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September 05, 2005

More on Professor Kleiman

I've already mentioned Professor Mark Kleiman several times; he is the UCLA school of Public Policy's  
leading drug policy analyst. As such, he commands considerable attention
in national policy discussions (although no mere analyst ever exerts much
influence over decisions-- but that's another story). He has also been an
indefatigable blogger, displaying a wide range of political and other interests
for several years.

That should allow me to use both his current postings and his archives to
make some specific points about American drug policy: not only how such a
calamitous error has evolved; but how its critical ability to (nearly) immunize
itself against public scrutiny has been part of its armor- and how that ability
was radically expanded after a spurious "war on drugs" was declared thirty-five
years ago.

To begin with my own experience, my first intense exposure to drug policy
details was motivated by a strong suspicion that the policy itself was mistaken;
thus I was open to what I can (only now) see as the most objective primary
and secondary sources then available. My deepening understanding of the 
logic and rhetorical tactics of policy defenders also allows me to understand
that those sources would have been relatively inaccessible to anyone starting
with a pro-government bias.

A more general corollary, only recently appreciated-- and which I have come
to regard as a critical factor in human thought and behavior-- is that whatever
we humans are able to accept as "truth" is critically influenced by what
we already believe. This is a concept Leon Festinger's mid-Fifties notion
of "cognitive dissonance"
attempts  (with limited success) to deal with. To understood CD as a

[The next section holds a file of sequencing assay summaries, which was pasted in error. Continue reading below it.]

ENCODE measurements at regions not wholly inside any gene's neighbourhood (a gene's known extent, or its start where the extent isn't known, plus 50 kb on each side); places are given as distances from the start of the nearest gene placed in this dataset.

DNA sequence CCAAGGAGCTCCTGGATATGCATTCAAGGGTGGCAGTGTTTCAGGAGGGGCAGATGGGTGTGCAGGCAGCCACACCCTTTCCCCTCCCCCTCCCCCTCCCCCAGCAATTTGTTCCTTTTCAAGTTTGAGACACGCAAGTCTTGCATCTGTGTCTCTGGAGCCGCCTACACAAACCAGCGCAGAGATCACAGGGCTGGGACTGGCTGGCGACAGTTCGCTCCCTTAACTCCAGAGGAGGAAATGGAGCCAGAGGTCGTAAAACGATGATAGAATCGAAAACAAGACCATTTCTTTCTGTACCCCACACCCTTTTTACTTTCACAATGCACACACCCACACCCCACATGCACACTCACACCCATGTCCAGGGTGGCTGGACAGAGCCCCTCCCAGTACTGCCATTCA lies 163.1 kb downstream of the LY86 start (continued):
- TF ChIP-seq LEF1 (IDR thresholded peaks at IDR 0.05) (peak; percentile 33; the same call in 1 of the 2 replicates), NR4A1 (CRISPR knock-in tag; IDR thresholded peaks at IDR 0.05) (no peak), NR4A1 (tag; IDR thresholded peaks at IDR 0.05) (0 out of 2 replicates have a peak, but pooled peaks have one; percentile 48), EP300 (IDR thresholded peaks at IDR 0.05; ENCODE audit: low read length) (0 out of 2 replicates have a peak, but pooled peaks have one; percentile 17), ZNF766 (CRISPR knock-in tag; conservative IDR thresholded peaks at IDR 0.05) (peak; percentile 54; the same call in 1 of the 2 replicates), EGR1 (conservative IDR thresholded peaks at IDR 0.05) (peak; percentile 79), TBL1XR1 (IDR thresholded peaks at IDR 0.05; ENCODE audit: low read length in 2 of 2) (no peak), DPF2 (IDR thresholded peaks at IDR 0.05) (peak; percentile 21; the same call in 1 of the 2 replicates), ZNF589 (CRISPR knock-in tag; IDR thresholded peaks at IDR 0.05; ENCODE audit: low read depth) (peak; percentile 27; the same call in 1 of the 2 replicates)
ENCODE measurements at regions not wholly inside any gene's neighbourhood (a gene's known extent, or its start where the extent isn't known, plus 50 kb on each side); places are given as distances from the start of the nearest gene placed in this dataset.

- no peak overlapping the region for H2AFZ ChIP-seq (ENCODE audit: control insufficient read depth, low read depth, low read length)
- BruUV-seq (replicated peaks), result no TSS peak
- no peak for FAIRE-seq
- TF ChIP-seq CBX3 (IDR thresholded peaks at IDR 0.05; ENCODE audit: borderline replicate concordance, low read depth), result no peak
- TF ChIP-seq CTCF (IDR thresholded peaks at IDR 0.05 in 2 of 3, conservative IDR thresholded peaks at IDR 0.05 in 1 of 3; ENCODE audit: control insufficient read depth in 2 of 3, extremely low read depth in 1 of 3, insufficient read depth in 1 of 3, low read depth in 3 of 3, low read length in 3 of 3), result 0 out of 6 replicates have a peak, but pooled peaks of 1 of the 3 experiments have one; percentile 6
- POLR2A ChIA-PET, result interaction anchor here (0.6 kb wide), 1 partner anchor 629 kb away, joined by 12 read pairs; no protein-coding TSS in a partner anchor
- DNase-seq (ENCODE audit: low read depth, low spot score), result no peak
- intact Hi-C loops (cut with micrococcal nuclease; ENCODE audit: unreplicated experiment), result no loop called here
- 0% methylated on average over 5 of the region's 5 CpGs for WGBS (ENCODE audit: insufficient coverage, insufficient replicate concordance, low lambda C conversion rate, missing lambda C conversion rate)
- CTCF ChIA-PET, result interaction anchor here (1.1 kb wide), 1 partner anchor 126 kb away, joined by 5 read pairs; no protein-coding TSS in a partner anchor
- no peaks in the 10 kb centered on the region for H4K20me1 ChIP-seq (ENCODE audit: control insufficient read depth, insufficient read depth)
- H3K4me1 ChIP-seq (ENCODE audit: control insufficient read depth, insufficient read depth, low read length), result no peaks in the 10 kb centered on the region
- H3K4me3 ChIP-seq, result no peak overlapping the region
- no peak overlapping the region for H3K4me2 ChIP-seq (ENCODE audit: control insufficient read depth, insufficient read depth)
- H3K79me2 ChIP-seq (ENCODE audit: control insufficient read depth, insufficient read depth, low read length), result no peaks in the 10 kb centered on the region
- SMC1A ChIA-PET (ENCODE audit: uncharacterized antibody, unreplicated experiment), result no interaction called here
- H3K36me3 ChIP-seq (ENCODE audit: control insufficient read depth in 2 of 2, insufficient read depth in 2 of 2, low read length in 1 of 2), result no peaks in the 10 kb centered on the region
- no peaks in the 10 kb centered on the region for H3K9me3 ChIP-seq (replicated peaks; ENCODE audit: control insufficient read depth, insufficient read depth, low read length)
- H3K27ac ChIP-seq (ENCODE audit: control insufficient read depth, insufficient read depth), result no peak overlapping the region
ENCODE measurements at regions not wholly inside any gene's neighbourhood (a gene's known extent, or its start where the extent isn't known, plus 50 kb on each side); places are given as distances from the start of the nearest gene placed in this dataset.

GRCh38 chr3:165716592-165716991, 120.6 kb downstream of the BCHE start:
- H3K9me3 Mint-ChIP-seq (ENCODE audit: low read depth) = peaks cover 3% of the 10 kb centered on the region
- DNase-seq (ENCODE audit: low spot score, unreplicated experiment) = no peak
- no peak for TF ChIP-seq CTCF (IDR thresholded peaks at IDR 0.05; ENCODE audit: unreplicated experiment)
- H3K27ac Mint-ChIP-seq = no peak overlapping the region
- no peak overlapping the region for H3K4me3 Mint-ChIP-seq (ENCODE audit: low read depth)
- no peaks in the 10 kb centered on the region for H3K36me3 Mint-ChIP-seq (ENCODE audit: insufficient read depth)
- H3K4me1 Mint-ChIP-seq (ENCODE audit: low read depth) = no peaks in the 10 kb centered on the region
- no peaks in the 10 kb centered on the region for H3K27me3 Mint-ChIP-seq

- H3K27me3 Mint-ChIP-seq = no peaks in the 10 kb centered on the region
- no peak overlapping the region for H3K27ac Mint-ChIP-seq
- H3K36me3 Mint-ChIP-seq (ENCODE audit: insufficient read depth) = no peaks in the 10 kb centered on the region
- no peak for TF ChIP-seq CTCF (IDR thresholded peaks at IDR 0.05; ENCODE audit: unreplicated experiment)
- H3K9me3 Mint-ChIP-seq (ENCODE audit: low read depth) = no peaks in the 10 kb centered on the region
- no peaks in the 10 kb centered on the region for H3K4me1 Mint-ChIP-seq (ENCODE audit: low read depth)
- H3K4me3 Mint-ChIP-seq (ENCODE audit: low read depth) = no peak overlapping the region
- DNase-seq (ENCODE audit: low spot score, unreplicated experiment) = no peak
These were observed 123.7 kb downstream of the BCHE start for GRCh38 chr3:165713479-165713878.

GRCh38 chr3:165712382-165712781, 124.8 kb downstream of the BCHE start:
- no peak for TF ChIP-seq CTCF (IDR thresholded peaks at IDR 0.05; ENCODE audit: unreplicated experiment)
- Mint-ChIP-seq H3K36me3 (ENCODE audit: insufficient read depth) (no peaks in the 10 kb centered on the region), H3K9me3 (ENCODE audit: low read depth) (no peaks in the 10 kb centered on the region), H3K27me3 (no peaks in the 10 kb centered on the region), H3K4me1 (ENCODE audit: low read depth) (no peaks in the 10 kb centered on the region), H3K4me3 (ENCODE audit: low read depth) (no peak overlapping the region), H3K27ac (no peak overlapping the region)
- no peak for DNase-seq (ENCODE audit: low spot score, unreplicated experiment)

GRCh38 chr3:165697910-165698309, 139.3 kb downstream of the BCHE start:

key element in denial is quite useful. Any attempt to parse it beyond that
by becoming immersed in Festinger's original "experiment" becomes counter-
productive and a source of confusion.

The bottom line is that we all process new information in terms of what we
think we know for sure (observations we believe credible on the basis of
objective evidence) and what we believe-- but have no way of proving. That's
my way  of understanding the critical difference between a scientific
mind-set (which holds honest skepticism to be the highest virtue) and a religious
one (which must ultimately regard blind faith as the highest virtue). 
The critical implication is that, ideally,  any 'secular democracy'
should-- to the extent possible-- abjure religious thinking as a primary
basis for its policy decisions.

Any prohibition enforced by police and punishable by law can immediately 
be seen as based mostly on religious thinking. The degree to which the legal
system is able review and modify sentences opens the door for empirical (non-religious)
thinking to modify policy.

When one applies those ideas to specific American policies, one finds huge
differences in the degree to which they have been influenced- both in formulation
and execution-  by each type of thinking. My contention is that our 
"drug war" is one of the most egregious examples of a public policy dominated
by purely religious thinking to be found in any secular democracy. In other
words, drug war dogma is to the feds what Islam is to the Talliban; 
and-- just as with Islam-- there's always some wiggle room for adherents
claiming to represent a less fundamentalist view.

That's probably enough for today; more examples from Professor Kleiman very
soon. BTW, he and I agree on many other issues; particularly GWB in general
and the execrable White House response to Katrina in particular...

Doctor Tom

Posted by tjeffo at September 5, 2005 07:32 AM


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